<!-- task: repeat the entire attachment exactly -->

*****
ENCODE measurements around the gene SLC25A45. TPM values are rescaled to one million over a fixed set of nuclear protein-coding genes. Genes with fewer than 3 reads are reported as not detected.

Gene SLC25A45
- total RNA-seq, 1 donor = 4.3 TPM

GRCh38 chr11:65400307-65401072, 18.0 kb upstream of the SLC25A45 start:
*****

ENCODE measurements around the gene SLC25A45. TPM values are rescaled to one million over a fixed set of nuclear protein-coding genes. Genes with fewer than 3 reads are reported as not detected.

Gene SLC25A45
- total RNA-seq, 1 donor = 4.3 TPM

GRCh38 chr11:65400307-65401072, 18.0 kb upstream of the SLC25A45 start: